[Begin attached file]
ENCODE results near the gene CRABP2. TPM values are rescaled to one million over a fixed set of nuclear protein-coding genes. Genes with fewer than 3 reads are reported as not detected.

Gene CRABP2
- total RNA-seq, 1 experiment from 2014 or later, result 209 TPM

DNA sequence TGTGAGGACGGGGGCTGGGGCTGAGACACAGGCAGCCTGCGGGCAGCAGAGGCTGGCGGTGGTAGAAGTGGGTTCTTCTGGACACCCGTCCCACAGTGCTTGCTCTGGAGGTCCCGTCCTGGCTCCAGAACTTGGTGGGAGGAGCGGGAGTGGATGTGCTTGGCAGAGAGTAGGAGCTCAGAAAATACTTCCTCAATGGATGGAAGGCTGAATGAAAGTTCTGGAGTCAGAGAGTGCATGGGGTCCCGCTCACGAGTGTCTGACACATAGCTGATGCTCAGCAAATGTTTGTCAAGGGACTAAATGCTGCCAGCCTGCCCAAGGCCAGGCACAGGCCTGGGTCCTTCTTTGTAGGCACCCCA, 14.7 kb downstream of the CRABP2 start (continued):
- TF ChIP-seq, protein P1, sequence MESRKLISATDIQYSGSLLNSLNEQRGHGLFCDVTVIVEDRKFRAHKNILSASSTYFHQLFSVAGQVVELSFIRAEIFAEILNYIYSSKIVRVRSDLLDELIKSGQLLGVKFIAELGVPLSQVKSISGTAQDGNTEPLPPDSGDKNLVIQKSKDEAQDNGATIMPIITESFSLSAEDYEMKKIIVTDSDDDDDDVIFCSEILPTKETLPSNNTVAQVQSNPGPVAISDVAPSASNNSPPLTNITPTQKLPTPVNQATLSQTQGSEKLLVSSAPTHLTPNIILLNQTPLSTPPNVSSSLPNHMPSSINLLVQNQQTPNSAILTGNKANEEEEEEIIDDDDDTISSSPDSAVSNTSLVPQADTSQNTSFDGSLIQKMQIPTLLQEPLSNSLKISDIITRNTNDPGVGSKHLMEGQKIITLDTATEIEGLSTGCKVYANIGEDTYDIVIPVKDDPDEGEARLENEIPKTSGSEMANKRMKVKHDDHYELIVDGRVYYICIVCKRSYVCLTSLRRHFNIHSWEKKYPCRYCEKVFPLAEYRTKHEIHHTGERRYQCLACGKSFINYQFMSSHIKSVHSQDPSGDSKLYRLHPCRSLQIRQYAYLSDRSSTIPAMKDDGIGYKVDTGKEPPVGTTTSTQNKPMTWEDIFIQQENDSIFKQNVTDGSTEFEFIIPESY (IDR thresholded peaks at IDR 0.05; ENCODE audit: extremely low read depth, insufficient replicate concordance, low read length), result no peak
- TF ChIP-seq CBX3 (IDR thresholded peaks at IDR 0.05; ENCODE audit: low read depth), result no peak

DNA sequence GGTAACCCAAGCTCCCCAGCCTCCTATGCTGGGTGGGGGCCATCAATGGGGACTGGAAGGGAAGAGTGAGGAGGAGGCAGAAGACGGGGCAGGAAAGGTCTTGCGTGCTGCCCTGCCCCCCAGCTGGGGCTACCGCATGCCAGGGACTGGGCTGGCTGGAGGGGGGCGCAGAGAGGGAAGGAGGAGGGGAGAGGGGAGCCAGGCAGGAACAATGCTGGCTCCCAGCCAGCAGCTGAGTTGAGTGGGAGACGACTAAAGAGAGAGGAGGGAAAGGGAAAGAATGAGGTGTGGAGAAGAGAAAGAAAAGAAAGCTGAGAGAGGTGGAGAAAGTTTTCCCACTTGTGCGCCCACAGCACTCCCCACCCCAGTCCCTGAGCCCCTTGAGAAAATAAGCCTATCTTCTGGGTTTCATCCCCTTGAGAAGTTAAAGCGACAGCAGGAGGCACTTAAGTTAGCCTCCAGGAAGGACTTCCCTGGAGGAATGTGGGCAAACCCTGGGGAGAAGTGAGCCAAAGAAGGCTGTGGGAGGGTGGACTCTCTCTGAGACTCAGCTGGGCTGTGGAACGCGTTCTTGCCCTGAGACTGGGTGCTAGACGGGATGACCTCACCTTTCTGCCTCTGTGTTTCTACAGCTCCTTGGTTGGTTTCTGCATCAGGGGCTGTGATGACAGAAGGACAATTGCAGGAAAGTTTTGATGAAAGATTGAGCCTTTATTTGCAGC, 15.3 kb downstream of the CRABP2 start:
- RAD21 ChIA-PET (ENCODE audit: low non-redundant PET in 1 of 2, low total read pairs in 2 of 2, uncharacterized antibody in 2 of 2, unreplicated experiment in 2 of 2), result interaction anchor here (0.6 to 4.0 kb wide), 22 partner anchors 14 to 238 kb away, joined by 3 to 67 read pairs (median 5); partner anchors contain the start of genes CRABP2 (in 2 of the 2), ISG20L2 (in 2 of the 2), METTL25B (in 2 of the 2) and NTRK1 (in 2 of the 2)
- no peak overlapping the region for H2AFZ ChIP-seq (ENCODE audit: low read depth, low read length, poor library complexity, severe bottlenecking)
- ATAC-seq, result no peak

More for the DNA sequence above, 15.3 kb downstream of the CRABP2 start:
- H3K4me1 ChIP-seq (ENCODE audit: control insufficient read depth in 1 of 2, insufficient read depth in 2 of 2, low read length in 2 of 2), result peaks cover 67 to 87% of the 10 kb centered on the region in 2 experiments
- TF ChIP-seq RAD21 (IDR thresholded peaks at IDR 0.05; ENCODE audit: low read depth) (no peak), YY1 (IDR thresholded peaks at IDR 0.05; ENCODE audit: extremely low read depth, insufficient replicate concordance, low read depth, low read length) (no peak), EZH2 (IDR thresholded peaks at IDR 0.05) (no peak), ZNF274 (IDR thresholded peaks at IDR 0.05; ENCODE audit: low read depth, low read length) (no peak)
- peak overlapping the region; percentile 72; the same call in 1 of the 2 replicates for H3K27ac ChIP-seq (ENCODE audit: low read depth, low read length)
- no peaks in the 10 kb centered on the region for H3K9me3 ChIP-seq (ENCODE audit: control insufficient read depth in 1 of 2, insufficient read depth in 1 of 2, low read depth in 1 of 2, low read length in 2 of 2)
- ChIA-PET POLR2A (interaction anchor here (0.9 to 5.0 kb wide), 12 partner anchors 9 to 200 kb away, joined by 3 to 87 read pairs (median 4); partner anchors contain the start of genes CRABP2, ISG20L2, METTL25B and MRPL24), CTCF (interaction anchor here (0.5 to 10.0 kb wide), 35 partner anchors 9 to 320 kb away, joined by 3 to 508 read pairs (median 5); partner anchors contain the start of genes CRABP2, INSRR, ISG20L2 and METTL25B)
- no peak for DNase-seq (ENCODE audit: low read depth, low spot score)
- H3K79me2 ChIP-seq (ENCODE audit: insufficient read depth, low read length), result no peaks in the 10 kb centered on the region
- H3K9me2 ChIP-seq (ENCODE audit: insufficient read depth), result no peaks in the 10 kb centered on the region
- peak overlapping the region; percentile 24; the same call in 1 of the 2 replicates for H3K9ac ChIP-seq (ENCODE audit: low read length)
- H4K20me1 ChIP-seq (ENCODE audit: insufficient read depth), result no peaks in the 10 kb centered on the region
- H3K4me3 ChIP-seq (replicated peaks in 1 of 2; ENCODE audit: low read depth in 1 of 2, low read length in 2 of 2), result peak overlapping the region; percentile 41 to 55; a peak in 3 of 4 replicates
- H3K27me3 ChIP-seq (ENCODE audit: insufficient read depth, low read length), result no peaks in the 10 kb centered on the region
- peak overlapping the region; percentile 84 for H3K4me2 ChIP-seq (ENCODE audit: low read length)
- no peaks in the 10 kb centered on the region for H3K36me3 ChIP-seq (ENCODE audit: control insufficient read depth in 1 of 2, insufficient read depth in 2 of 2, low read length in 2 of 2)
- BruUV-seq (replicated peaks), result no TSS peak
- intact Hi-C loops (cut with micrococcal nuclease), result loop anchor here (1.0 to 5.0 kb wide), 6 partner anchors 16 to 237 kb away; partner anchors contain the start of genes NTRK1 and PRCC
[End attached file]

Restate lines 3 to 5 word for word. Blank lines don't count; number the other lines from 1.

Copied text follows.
- total RNA-seq, 1 experiment from 2014 or later, result 209 TPM

DNA sequence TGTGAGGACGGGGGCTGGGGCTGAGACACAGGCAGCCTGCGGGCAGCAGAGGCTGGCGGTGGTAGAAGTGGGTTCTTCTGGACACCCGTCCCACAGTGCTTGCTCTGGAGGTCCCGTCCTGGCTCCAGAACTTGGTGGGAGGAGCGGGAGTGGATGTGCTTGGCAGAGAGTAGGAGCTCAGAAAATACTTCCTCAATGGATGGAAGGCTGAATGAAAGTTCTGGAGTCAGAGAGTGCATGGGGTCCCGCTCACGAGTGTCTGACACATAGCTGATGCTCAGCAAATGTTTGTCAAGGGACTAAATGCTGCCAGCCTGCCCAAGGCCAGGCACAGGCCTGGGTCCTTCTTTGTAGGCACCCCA, 14.7 kb downstream of the CRABP2 start (continued):
- TF ChIP-seq, protein P1, sequence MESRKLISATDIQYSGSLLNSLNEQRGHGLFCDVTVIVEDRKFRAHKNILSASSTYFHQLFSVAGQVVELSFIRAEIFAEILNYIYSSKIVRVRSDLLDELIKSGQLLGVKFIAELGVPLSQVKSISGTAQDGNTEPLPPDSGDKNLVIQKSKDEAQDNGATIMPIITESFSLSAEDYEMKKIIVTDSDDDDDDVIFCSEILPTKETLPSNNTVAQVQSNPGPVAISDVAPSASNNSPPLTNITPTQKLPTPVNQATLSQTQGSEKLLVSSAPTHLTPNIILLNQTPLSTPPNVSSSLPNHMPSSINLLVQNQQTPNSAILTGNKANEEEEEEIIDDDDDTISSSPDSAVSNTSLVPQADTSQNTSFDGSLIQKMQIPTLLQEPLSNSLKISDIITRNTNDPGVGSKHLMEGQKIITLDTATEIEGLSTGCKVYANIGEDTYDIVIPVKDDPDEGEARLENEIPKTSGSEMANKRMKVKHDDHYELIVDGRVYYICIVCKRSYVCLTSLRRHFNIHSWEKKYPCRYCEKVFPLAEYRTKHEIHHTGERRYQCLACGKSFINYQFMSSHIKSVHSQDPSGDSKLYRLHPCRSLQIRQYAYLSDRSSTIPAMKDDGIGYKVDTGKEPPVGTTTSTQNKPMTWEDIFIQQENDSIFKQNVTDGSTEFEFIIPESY (IDR thresholded peaks at IDR 0.05; ENCODE audit: extremely low read depth, insufficient replicate concordance, low read length), result no peak